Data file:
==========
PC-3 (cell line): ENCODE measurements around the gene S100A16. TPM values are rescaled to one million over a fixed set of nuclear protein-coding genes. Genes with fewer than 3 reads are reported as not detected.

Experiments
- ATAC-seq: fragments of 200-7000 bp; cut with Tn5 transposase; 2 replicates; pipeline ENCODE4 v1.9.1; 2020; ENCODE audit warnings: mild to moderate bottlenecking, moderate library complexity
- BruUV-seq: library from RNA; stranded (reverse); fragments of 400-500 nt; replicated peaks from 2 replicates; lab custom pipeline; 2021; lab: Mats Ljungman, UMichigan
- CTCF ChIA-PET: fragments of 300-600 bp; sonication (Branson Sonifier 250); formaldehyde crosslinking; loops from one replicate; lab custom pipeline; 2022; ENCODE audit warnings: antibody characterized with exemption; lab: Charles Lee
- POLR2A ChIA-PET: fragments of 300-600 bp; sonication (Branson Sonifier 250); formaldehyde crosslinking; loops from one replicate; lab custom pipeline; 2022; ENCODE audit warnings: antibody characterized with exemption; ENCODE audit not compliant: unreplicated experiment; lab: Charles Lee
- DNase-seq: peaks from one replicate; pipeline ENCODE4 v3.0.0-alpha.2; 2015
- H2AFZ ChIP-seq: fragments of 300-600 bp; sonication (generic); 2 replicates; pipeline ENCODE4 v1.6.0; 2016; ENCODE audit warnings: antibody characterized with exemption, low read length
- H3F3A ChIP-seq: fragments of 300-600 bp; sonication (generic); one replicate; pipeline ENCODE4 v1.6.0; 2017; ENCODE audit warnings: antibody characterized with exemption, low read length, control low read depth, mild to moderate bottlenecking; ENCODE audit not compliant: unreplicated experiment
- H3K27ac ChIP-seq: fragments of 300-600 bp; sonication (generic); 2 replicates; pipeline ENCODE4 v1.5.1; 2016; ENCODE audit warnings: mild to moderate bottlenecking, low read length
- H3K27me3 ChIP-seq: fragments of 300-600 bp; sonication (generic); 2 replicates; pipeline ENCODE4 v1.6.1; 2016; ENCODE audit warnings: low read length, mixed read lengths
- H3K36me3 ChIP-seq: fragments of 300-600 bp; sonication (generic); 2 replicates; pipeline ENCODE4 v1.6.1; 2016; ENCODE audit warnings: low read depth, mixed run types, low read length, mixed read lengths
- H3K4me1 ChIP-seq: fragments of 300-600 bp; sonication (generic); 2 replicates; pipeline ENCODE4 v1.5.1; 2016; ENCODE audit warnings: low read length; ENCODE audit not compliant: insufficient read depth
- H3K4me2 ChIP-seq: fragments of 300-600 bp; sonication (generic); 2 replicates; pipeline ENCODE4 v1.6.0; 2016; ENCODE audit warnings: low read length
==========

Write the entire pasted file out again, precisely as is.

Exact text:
PC-3 (cell line): ENCODE measurements around the gene S100A16. TPM values are rescaled to one million over a fixed set of nuclear protein-coding genes. Genes with fewer than 3 reads are reported as not detected.

Experiments
- ATAC-seq: fragments of 200-7000 bp; cut with Tn5 transposase; 2 replicates; pipeline ENCODE4 v1.9.1; 2020; ENCODE audit warnings: mild to moderate bottlenecking, moderate library complexity
- BruUV-seq: library from RNA; stranded (reverse); fragments of 400-500 nt; replicated peaks from 2 replicates; lab custom pipeline; 2021; lab: Mats Ljungman, UMichigan
- CTCF ChIA-PET: fragments of 300-600 bp; sonication (Branson Sonifier 250); formaldehyde crosslinking; loops from one replicate; lab custom pipeline; 2022; ENCODE audit warnings: antibody characterized with exemption; lab: Charles Lee
- POLR2A ChIA-PET: fragments of 300-600 bp; sonication (Branson Sonifier 250); formaldehyde crosslinking; loops from one replicate; lab custom pipeline; 2022; ENCODE audit warnings: antibody characterized with exemption; ENCODE audit not compliant: unreplicated experiment; lab: Charles Lee
- DNase-seq: peaks from one replicate; pipeline ENCODE4 v3.0.0-alpha.2; 2015
- H2AFZ ChIP-seq: fragments of 300-600 bp; sonication (generic); 2 replicates; pipeline ENCODE4 v1.6.0; 2016; ENCODE audit warnings: antibody characterized with exemption, low read length
- H3F3A ChIP-seq: fragments of 300-600 bp; sonication (generic); one replicate; pipeline ENCODE4 v1.6.0; 2017; ENCODE audit warnings: antibody characterized with exemption, low read length, control low read depth, mild to moderate bottlenecking; ENCODE audit not compliant: unreplicated experiment
- H3K27ac ChIP-seq: fragments of 300-600 bp; sonication (generic); 2 replicates; pipeline ENCODE4 v1.5.1; 2016; ENCODE audit warnings: mild to moderate bottlenecking, low read length
- H3K27me3 ChIP-seq: fragments of 300-600 bp; sonication (generic); 2 replicates; pipeline ENCODE4 v1.6.1; 2016; ENCODE audit warnings: low read length, mixed read lengths
- H3K36me3 ChIP-seq: fragments of 300-600 bp; sonication (generic); 2 replicates; pipeline ENCODE4 v1.6.1; 2016; ENCODE audit warnings: low read depth, mixed run types, low read length, mixed read lengths
- H3K4me1 ChIP-seq: fragments of 300-600 bp; sonication (generic); 2 replicates; pipeline ENCODE4 v1.5.1; 2016; ENCODE audit warnings: low read length; ENCODE audit not compliant: insufficient read depth
- H3K4me2 ChIP-seq: fragments of 300-600 bp; sonication (generic); 2 replicates; pipeline ENCODE4 v1.6.0; 2016; ENCODE audit warnings: low read length